On the opposite extreme are hot and windy conditions following flooding. Rapid soil drying under these conditions can cause crusting that restricts plant growth. Continued drying or “baking” of soils is especially stressful if prolonged soil saturation has resulted in root die-back or severely limited root system expansion.
Growers should carefully assess crop damage and check with their agronomist and crop insurance agent before tearing up the existing stand and replanting. Crops that look yellow and weak can often recover, especially with ideal weather conditions. If plant meristems remain firm and healthy, the chance of survival is high – if meristematic tissues are soft and discolored, recovery is not likely . New growth may require several days after water drains from the field, so patience is often required to make the best decision.
Replanting should be an economic rather than an emotional decision. First, accurately determine your stand loss throughout the field or field area. Next, calculate the yield potential of the existing stand (adjust down for lack of uniformity), and compare that to the yield potential of a later-planted crop. Subtract all replant costs (tillage, planting, seed, re-application of pesticides, etc.) from the value of the replanted crop. Also determine if herbicides used on the prior planting are safe for the replanted crop.
If you decide to replant, allow soils to dry adequately first. Most crops planted wet present problems when soils dry. If stands are worth keeping, cultivation is often helpful to open and aerate soils and encourage root growth. Again, be certain that soils are dry enough for this operation. Working soils wet results in compaction that may restrict root growth throughout the season.
Corn Response to Flooding
|Figure 1. Corn stalk split to reveal growing point (arrow). This growing point is only slightly discolored and should survive.|
When the growing point of corn is just at or below the soil surface (prior to the V5-V6 growth stage), corn can only survive two to four days of totally saturated soil conditions (Thomison, 1995). Cool temperatures prolong survival, whereas very warm temperatures (e.g., 75 to 80F) may shorten the survival period to only 24 hours. Larger corn can withstand saturated soils and shallow ponding, but not extended submersion of the growing point.
In an Iowa study, yield losses due to flooding of 6-inch corn were correlated to nitrogen fertilizer levels (Ritter and Beer, 1969). At an N level of 50 lb/acre, losses were 19%, 23% and 33% for 1, 2 and 3 days of flooding, respectively. At an N level of 350 lb/acre, losses ranged from 14 to 18% one year, and were less than 5% the following year for all flooding periods. This research indicates that an additional nitrogen application may be beneficial in fields that show signs of yellowing or uneven corn growth. When corn plants are still six to twelve inches tall, a late nitrate test can determine if more nitrogen is needed. A cultivation may also be helpful to break up surface compaction and allow oxygen to reach the roots.
To confirm plant survival, experts recommend checking the color of the corn growing point. In corn plants with 6 leaf collars visible (V6), the growing point will be in the crown of the corn seedling, just above the soil surface. In larger corn, look progressively higher in the stalk. Split the stalk lengthwise to reveal the structure shown in Figure 1 at left. A healthy growing point should be white and cream colored, while darkened, softened tissue usually indicates that plant death is imminent. Monitor the field for new leaf growth 3 to 5 days after water drains from the field.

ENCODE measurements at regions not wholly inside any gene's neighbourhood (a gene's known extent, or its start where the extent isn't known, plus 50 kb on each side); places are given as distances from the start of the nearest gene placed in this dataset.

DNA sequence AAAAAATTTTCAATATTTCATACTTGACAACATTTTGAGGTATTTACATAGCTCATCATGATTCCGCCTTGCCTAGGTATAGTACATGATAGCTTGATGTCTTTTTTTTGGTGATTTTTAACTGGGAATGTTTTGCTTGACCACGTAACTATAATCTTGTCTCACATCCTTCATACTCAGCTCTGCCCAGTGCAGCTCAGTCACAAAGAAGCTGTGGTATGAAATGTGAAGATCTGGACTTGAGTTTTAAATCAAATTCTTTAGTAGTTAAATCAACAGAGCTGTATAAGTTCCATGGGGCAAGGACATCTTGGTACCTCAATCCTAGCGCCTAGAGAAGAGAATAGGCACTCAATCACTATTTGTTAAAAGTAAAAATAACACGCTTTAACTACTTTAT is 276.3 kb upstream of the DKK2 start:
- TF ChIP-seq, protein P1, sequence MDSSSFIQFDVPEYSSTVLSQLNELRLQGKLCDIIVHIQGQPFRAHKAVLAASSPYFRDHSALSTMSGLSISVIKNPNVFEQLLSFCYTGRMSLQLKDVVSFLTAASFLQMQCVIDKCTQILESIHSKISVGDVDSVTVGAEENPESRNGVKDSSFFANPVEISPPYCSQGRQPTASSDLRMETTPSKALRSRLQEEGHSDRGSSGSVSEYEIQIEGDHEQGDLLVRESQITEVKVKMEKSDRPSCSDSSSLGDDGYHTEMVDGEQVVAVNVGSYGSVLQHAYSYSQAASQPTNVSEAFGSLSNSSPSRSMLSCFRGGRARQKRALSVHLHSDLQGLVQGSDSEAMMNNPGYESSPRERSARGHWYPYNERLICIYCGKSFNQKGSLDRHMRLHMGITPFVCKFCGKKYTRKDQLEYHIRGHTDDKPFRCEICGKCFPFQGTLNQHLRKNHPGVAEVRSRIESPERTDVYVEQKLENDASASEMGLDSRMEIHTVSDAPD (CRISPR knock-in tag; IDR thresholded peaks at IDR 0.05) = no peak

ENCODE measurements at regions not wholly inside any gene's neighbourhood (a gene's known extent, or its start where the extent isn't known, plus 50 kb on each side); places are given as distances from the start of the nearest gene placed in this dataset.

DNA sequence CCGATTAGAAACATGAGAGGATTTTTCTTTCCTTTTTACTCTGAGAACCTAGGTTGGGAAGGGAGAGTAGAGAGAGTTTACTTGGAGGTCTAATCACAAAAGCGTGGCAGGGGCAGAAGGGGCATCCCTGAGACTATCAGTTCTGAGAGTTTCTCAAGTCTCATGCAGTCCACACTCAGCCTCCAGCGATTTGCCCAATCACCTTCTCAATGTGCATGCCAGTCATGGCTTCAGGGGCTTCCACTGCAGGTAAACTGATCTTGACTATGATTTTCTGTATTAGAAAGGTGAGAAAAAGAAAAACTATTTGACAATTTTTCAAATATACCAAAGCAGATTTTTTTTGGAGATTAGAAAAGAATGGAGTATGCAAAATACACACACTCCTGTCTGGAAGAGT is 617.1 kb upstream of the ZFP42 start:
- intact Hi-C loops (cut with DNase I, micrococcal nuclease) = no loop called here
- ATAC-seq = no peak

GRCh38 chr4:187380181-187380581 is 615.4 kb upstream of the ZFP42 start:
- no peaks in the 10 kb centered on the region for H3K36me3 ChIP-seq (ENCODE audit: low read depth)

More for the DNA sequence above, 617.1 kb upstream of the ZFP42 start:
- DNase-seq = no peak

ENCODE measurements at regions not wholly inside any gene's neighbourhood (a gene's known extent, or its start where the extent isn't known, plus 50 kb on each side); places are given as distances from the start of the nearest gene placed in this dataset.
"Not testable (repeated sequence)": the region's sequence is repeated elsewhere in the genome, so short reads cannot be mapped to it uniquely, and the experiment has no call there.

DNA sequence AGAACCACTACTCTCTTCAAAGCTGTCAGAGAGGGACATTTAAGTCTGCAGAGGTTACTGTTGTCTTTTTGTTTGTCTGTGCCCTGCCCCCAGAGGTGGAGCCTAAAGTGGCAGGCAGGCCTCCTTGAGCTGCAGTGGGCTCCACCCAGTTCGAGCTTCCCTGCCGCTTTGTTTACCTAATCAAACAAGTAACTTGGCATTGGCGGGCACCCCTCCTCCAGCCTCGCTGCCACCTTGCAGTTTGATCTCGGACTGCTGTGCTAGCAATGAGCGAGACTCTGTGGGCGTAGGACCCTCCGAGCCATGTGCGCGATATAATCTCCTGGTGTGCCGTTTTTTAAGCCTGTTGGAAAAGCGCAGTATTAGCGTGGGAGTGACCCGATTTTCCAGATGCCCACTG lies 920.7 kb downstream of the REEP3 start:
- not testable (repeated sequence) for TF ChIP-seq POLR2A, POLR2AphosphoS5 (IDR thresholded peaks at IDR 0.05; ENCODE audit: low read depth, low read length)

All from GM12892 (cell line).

Cool, wet soils favor seedling diseases of corn. Seed treatments are helpful, but only for two to three weeks. If emergence is delayed beyond three weeks, soil-borne pathogens have the edge, attacking the roots and plant. Infected plants may die as seedlings, survive in a weakened, lower yielding state, or outgrow the initial infection. Two other corn diseases, common smut and crazy top, can infect corn during flooding, even though the symptoms are not evident until much later in the development of the plant.
Soybean Response to Flooding
|Figure 2. Summer flooding slows the growth rate of soybeans and usually reduces seed yield, especially when flooding occurs during the reproductive stages of development.|
(Image and information on soybean flooding courtesy of Deb Steiger, Pioneer Research Scientist, Napoleon, OH.)
When soybean fields become flooded, oxygen available for respiration is limited. Flooding also has a negative impact on symbiotic nitrogen fixation (which requires oxygen) and mycorrhizal colonization of soybean roots (Murillo-Williams and Pedersen, 2004). In addition, waterlogging leads to accumulations of compounds that are toxic to plants when in high concentrations. The extent of crop injury that results is usually proportionate to the length of the flooding period.
Soybeans easily survive 48 hours underwater, and have even been known to survive submersion for a week under ideal conditions during and after flooding. Four days or more of flooding stresses the crop, delays the plants’ growth, and causes the plants to be shorter with fewer nodes. Flooding for six days may depress yields significantly, and longer periods under water may destroy the entire stand (Naeve, 2004).